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On Wednesday, September 25, 2002, at 06:59 PM, Rob Griffin wrote:
> The first one accesses my mobile (cell) phone provider's web site
> using HTTP
> and HTTPS to use a facility they offer where you can send an SMS from
> a web browser.
> This involved grovelling through HTML to find the form tags to
> determine what
> fields I needed to send and sniffing the data sent on the connection
> to see
> what cookies were being used. All in all a very 'hacky' way of
> developing an
> application, and the result is pretty fragile. Any errors that are
> returned are
> embedded somewhere in the HTML. Any changes to the forms break the
> Development time was several hours.
In my previous job at 2Roam (R.I.P.), I worked on several HTML scraper
to WML/HDML applications, so I sympathize with you and agree that those
applications are incredibly fragile (especially when the customer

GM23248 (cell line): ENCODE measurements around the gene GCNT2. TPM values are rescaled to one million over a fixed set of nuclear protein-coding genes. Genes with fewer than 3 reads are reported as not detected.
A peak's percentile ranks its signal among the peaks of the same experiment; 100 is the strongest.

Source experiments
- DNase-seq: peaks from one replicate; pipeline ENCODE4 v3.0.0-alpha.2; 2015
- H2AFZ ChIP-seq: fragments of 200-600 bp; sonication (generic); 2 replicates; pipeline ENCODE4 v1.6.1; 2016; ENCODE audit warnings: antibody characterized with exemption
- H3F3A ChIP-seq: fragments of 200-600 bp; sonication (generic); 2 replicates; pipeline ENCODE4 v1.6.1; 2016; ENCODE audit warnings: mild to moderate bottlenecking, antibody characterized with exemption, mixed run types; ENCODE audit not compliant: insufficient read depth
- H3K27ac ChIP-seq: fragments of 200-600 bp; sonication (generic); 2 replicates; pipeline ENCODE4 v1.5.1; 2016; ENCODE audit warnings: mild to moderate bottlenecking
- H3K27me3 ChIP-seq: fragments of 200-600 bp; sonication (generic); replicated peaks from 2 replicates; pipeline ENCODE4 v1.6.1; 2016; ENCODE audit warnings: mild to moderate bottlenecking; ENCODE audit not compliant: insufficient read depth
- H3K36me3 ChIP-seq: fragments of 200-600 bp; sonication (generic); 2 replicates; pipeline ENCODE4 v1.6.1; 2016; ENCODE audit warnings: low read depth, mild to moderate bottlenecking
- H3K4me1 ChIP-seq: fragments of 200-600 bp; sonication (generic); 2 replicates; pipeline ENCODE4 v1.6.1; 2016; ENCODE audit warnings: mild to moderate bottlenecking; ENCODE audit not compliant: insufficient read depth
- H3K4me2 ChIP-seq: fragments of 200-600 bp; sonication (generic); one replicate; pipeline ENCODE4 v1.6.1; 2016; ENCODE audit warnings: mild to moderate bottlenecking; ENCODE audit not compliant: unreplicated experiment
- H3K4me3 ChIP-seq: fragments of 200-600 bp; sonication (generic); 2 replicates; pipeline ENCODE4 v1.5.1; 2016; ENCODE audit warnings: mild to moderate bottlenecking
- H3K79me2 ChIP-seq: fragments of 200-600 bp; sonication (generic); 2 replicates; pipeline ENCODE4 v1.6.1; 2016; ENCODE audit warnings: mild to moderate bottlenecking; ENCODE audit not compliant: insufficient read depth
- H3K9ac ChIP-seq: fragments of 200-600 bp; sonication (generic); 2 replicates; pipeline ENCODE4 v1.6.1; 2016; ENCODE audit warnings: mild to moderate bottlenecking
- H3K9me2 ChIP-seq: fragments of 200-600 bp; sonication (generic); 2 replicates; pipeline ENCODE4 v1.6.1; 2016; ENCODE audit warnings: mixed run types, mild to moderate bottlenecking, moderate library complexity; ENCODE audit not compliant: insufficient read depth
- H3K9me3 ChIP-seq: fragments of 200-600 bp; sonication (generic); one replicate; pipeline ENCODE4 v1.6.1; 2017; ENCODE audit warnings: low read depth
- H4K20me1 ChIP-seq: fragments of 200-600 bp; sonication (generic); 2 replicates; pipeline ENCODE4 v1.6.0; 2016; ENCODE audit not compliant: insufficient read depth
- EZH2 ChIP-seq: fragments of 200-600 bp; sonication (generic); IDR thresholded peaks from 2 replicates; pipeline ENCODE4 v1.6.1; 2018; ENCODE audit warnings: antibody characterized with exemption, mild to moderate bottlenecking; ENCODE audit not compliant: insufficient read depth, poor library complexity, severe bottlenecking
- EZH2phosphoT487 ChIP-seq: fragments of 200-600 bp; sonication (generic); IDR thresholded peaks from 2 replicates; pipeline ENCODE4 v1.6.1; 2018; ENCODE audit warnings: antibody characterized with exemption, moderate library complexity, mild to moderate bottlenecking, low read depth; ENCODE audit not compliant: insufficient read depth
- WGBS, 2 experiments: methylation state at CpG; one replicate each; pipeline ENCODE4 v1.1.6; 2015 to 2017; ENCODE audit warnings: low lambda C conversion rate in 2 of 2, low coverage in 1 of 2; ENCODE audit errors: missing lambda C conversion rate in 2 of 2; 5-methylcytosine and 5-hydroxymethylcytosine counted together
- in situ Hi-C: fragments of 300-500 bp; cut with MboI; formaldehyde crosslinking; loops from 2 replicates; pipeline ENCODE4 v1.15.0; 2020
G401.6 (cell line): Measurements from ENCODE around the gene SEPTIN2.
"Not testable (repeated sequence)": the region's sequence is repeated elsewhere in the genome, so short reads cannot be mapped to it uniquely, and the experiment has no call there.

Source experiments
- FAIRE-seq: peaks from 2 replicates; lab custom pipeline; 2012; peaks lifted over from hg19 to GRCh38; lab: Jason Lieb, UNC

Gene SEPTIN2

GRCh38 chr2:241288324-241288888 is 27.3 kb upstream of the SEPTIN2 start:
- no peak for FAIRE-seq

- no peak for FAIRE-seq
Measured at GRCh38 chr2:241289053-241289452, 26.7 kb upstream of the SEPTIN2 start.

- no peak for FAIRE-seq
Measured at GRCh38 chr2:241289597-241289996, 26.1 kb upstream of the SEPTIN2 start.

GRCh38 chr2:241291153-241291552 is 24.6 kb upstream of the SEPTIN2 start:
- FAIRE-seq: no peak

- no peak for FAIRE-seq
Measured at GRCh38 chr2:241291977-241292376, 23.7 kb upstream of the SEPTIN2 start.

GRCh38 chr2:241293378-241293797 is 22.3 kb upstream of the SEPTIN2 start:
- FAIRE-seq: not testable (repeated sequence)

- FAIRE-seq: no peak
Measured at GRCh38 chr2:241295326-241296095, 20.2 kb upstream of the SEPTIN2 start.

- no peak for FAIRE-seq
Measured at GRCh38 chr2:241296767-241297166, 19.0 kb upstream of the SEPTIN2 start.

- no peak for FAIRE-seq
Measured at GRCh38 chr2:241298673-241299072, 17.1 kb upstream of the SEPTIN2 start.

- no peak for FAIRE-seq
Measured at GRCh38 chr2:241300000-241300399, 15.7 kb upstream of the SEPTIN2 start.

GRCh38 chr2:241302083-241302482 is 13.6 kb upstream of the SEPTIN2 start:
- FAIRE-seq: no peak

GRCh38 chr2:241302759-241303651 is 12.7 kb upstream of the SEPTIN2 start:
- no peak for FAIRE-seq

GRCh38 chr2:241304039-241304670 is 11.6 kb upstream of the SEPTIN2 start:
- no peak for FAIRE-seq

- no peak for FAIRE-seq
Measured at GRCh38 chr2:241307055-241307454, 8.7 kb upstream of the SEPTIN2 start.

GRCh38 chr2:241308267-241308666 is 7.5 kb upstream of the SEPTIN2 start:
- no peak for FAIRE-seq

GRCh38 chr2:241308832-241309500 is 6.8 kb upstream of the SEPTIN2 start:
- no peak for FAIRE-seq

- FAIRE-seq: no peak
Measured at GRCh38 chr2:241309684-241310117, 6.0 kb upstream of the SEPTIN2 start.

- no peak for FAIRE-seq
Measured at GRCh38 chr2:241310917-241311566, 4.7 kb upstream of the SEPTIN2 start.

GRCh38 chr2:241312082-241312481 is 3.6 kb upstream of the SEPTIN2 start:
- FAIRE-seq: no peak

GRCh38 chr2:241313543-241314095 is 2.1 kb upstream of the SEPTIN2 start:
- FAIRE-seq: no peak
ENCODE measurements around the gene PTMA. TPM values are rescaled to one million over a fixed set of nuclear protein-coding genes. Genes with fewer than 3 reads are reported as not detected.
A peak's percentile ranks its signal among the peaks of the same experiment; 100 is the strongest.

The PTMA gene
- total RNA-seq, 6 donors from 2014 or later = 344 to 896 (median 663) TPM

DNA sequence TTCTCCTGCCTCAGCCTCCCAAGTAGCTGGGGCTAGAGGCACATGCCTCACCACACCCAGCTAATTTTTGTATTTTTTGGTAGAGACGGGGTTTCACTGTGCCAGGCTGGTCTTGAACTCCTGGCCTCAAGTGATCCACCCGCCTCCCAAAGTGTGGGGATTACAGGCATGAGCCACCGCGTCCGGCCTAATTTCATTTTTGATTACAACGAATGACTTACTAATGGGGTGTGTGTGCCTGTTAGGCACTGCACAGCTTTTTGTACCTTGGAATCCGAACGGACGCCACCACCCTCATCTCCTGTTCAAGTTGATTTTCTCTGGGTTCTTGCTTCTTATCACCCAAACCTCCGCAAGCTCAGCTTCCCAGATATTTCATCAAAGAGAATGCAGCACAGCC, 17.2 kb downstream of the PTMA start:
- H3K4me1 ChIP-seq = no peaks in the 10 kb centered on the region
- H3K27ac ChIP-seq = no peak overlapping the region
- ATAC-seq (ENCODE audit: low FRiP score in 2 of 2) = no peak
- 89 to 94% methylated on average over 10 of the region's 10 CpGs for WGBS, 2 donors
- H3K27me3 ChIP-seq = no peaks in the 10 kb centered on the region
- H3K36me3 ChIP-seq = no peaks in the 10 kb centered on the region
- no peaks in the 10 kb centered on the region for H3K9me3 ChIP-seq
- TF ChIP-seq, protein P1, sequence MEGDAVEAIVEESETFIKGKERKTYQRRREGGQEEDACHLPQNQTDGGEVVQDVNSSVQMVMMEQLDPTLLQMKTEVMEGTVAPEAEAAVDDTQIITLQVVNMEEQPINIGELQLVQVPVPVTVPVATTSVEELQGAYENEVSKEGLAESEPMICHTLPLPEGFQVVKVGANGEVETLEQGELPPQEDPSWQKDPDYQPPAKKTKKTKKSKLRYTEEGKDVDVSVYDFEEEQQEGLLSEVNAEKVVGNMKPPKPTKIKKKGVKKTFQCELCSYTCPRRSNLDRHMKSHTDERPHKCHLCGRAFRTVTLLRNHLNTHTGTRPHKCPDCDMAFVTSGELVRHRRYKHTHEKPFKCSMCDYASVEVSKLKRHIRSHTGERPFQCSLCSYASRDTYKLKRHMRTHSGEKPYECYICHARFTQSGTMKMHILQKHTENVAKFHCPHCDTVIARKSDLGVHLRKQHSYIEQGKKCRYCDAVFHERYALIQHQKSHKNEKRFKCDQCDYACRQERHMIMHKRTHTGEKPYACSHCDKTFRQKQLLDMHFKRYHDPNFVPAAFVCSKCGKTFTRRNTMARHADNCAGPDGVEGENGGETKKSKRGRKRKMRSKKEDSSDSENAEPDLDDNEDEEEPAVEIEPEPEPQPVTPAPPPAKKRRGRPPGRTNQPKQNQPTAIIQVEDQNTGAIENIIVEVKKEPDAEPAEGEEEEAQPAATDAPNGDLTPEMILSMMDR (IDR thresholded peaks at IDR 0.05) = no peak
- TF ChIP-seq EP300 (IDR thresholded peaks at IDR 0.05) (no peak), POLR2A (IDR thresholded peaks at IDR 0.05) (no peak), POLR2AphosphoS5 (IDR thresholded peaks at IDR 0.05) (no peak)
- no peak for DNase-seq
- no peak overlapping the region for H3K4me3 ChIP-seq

doesn't let their HTML production group know that the HTML has to be
stable for us to parse it.)
However, I don't think that the example is a canonical example of a
REST application. If your SMS provider's interface had the capablity to
return status and error messages in XML, then your integration would
had been easier (you don't have to parse a non-semantic document, i.e.
the status was in the h2 in fourth nested nested table's third row,
second td off of the body, except when they send an ad for their new
handset), and stable (the message structure doesn't always change when
they switch ad servers).
If the customer publishes neither a REST or nor SOAP interface, you're
in fix in either case.
> So here's the question. What is the alternative to Web Services? REST
> say REST is best, but there is no toolkit for creating or using REST
> services that I know of. Accessing current web sites that return HTML
> not acceptable or easy to do. Things like cookie management and login
> should be transparent to the caller of the service.
I agree, that in order for REST to work, you need the service to
provide either a simple HTML document that you can parse for results,
an XML format for message, or even return plain text. However, if the
provider publishes an API (say such as the one Amazon created, or
Moveable Type's trackback API), then you don't need a toolkit.
Sorry if I'm rehashing old ground or opening old wounds, but having
been in Rob's situation, I did want to respond that REST is an
Bill Humphries <email@example.com>